- Open Access
Platelet activating factor levels and metabolism in tangier disease: a case study
© Kolovou et al.; licensee BioMed Central Ltd. 2012
- Received: 14 May 2012
- Accepted: 25 June 2012
- Published: 8 July 2012
Tangier disease (TD) is a phenotypic expression of rare familial syndrome with mutations in the ABCA1 transporter. The risk of coronary artery disease in patients with TD is variable. On the other hand the pivotal role of Platelet-Activating Factor (PAF) mediator in atheromatosis was found. Plasma lipoproteins are transporters of the PAF acetylhydrolase (PAF-AH) in cells and known as lipoprotein-phospholipase A2 (Lp-PLA2) in plasma and regulators of PAF levels in blood. In addition, PAF can be biosynthesized from the remodeling and the de novo pathways in which Lyso-platelet activating factor-acetyltransferase (Lyso-PAF-AT) and platelet activating factor-cholinephosphotransferase (PAF-CPT) are the regulatory enzymes. The aim of this study is to investigate in a TD patient with a unique mutation (C2033A), the concentration of PAF in blood, the Equivalent Concentration for 50% aggregation (EC50) values of platelet rich plasma (PRP) toward PAF, adenosine diphosphate (ADP) and thrombin, and the activities of PAF metabolic enzymes Lp-PLA2, PAF-AH, Lyso-PAF-AT and PAF-CPT.
The EC50 value of PRP was measured by an aggregometer. The determination of the specific activity of PAF-CPT and Lyso-PAF-AT was made after in vitro enzymatic assay, chromatographic separation and measurement of the produced PAF in a biological assay with washed rabbit platelets. The determination of PAF-AH and Lp-PLA2 was made after an in vitro enzymatic assay from the decay of radioactive PAF.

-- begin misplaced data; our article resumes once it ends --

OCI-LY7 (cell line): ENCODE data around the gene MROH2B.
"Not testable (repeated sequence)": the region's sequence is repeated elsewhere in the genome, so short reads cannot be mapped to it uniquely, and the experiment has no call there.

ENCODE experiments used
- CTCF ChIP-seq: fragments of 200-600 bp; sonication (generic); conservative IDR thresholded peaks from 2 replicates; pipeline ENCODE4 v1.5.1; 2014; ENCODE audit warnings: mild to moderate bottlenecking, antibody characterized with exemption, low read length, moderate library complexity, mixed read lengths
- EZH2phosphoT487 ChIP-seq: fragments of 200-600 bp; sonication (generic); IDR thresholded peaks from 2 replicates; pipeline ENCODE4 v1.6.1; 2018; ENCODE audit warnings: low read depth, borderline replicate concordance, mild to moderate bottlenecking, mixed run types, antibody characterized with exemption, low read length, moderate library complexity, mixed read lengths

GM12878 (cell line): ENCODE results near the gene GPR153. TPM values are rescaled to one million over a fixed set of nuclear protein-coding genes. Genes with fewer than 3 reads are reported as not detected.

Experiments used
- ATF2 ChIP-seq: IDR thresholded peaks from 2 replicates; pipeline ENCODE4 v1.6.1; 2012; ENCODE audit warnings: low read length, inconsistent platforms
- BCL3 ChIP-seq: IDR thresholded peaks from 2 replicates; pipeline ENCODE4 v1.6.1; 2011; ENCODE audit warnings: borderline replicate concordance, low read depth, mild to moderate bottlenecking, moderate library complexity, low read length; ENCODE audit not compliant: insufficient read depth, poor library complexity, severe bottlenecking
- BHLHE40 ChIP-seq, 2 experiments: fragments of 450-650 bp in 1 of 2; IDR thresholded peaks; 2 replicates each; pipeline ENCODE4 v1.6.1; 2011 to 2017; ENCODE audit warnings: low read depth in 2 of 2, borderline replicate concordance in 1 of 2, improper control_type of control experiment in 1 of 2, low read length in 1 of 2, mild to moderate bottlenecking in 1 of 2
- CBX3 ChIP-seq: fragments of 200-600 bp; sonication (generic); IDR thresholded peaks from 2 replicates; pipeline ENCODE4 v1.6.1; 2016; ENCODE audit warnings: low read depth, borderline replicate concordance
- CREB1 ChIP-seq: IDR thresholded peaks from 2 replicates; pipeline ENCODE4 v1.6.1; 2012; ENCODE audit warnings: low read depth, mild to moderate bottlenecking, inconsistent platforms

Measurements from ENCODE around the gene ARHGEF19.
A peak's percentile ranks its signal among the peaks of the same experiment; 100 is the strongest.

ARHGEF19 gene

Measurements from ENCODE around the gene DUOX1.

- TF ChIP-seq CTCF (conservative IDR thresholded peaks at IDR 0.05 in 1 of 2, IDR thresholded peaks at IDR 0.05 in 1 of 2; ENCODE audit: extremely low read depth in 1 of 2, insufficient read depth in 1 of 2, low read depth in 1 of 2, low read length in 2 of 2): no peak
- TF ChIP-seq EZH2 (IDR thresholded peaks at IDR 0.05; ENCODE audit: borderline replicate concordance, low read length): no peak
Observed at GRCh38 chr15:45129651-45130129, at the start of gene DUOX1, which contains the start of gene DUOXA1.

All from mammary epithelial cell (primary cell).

The TD patient had lower bound-PAF values in blood, decreased specific activity of PAF-CPT and Lyso-PAF-AT, increased specific activity of PAF-AH in platelets and leukocytes and Lp-PLA2 activity in plasma compared to healthy women. The EC50 of PAF and Thrombin were higher compared to healthy women.
The increased Lp-PLA2 activity, as well as, the decreased activities of PAF-CPT and Lyso-PAF-AT, explain the decreased bound-PAF level in TD patient and the EC50 of PAF. However, total PAF is in a normal range and this probably can explain one of the reasons this TD patient has no CAD.
- Tangier Disease
Tangier disease (TD) is a rare genetic disorder that was first described by Fredrickson et al.  and it is characterized by nearly absence of high density lipoprotein (HDL) cholesterol in patients’ plasma. Only recently, in 1999, has been reported that mutations in the ATP binding cassette A1 transporter (ABCA1) is responsible for TD [2–4].